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Report on Tungurahua (Ecuador) — 9 January-15 January 2008

Smithsonian / US Geological Survey Weekly Volcanic Activity Report, 9 January-15 January 2008
Managing Editor: Sally Kuhn Sennert

Please cite this report as:

Global Volcanism Program, 2008. Report on Tungurahua (Ecuador). In: Sennert, S K (ed.), Weekly Volcanic Activity Report, 9 January-15 January 2008. Smithsonian Institution and US Geological Survey.

Volcano Profile |  Weekly Report (9 January-15 January 2008)


Tungurahua

Ecuador

1.467°S, 78.442°W; summit elev. 5023 m

All times are local (unless otherwise noted)


IG released a special report on 9 January noting that increased seismic activity at Tungurahua was comparable to that of the few days prior to the eruption of 14 July, 2006.

IG reported that although visual observations were occasionally limited due to cloud cover, ash-and-steam and ash plumes were observed and rose to altitudes of 6-9 km (19,700-29,500 ft) a.s.l. during 9-15 January. Ashfall was reported almost daily in areas to the NE, N, NW, W, and SW. Roaring noises and "cannon shots" were heard daily and windows and floors vibrated on 9, 10, 12, and 15 January, as far away as the Tungurahua Observatory (OVT) in Guadalupe, about 13 km NW. Incandescence at the summit was observed and incandescent blocks rolled 0.5-1 km down the flanks. On 11 January, Strombolian activity at the summit crater was observed and blocks rolled 600 m down the flank.

According to news articles, residents from two provinces continued to evacuate at night and about 20,000 health masks were distributed to residents from Baños and Quero.

Geologic Background. Tungurahua, a steep-sided andesitic-dacitic stratovolcano that towers more than 3 km above its northern base, is one of Ecuador's most active volcanoes. Three major edifices have been sequentially constructed since the mid-Pleistocene over a basement of metamorphic rocks. Tungurahua II was built within the past 14,000 years following the collapse of the initial edifice. Tungurahua II itself collapsed about 3000 years ago and produced a large debris-avalanche deposit and a horseshoe-shaped caldera open to the west, inside which the modern glacier-capped stratovolcano (Tungurahua III) was constructed. Historical eruptions have all originated from the summit crater, accompanied by strong explosions and sometimes by pyroclastic flows and lava flows that reached populated areas at the volcano's base. Prior to a long-term eruption beginning in 1999 that caused the temporary evacuation of the city of Baños at the foot of the volcano, the last major eruption had occurred from 1916 to 1918, although minor activity continued until 1925.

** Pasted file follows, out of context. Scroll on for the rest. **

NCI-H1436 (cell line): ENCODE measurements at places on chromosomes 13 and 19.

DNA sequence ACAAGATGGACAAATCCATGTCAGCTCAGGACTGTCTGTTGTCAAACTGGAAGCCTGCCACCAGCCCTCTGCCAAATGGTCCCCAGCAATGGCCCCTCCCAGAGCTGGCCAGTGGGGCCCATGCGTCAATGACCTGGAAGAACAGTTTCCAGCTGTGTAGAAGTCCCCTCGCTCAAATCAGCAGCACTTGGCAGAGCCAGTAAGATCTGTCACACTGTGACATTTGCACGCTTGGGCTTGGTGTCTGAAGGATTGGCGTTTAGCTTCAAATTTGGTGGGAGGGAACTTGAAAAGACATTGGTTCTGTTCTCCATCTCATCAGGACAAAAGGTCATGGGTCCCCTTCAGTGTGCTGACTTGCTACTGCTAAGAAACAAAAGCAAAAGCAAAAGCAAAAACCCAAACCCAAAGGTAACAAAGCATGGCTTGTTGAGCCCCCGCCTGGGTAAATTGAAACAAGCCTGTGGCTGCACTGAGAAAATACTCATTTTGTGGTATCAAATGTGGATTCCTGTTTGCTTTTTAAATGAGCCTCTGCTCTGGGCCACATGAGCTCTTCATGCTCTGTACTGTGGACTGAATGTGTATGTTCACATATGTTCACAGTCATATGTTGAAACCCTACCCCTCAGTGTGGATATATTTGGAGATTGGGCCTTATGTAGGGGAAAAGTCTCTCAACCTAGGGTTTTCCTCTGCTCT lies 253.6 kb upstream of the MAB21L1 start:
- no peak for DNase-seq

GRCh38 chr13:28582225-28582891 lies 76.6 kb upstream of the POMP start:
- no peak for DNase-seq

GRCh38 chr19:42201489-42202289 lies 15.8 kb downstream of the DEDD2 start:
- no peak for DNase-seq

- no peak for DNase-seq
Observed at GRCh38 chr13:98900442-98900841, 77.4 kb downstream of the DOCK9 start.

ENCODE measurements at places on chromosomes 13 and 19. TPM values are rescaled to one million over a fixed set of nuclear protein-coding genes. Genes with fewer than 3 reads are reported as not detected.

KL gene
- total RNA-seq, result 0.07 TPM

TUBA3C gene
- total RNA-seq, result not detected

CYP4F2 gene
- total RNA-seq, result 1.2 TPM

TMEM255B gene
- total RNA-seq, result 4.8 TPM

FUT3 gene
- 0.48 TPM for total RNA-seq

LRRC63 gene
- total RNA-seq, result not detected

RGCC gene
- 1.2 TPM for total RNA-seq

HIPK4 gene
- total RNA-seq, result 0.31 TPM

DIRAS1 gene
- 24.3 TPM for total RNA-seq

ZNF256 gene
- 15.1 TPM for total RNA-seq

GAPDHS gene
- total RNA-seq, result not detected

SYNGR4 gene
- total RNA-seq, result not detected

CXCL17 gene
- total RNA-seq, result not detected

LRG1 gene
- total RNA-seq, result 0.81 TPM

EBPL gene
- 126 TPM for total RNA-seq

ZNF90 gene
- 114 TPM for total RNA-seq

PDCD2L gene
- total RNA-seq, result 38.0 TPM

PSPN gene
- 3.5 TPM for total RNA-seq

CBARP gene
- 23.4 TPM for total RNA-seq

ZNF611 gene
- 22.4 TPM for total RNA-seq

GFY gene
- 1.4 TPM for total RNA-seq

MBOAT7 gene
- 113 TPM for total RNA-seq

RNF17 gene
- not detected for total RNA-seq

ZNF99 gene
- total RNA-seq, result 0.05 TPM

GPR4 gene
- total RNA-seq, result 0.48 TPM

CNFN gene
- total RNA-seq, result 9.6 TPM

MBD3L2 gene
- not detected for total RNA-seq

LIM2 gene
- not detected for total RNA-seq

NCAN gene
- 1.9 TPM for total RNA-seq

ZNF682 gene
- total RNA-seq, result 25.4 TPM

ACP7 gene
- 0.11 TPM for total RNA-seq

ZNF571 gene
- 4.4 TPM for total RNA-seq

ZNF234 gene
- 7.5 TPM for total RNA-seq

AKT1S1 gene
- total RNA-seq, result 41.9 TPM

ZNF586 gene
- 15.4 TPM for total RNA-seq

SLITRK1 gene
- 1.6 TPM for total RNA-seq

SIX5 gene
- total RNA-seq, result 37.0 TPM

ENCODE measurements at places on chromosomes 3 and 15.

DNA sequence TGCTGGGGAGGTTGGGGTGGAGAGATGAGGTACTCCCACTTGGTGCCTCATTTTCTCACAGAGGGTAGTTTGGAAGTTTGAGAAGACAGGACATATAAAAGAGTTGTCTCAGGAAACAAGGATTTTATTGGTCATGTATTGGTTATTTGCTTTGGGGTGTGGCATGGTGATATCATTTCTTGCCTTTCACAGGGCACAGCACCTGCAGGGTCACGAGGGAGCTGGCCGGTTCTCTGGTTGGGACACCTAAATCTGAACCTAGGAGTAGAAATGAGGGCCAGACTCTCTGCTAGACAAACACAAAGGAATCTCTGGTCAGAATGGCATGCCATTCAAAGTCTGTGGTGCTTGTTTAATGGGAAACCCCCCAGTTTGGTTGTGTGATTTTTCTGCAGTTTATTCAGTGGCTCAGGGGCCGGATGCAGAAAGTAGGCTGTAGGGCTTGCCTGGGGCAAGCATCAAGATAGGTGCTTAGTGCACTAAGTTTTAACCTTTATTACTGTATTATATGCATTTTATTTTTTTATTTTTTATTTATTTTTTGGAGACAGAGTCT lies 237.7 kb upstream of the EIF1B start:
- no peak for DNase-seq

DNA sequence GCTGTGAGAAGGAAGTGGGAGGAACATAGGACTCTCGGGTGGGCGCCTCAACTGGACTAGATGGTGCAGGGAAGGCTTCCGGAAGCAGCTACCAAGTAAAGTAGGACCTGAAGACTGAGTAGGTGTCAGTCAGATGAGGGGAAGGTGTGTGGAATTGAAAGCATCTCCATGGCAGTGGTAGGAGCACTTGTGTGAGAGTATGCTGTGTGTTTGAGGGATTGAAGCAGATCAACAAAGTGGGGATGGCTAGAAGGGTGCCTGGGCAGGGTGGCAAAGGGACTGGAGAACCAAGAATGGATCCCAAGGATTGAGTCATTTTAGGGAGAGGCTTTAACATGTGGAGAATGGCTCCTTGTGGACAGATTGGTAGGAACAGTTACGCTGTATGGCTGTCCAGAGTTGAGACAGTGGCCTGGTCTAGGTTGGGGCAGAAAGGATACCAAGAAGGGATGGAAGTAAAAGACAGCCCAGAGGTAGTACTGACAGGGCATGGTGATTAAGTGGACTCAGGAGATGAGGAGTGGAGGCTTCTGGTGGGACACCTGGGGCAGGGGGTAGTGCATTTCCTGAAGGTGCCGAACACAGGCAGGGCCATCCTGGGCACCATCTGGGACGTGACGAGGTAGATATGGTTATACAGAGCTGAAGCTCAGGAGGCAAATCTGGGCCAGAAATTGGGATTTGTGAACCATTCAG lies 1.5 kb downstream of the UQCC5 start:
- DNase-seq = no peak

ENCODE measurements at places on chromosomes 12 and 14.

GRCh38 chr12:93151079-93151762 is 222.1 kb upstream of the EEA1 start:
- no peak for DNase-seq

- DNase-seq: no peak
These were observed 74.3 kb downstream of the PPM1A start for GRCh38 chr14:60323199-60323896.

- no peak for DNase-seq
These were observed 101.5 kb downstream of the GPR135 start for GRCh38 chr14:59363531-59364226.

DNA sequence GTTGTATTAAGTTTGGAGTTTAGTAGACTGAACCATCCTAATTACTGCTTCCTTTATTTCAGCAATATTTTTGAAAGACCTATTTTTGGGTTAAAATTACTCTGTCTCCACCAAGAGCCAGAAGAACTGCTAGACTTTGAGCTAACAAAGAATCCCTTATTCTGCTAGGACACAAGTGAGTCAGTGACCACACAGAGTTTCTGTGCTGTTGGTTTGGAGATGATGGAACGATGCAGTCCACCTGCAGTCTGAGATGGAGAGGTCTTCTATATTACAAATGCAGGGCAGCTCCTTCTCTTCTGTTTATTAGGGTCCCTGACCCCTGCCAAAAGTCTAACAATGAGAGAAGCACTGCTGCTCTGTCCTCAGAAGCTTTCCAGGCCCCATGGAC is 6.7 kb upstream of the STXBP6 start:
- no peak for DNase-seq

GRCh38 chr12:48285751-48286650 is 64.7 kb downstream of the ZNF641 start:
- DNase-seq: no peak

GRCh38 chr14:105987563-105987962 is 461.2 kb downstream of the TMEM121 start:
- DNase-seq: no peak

Sources: Instituto Geofísico-Escuela Politécnica Nacional (IG), Pan American Health Organization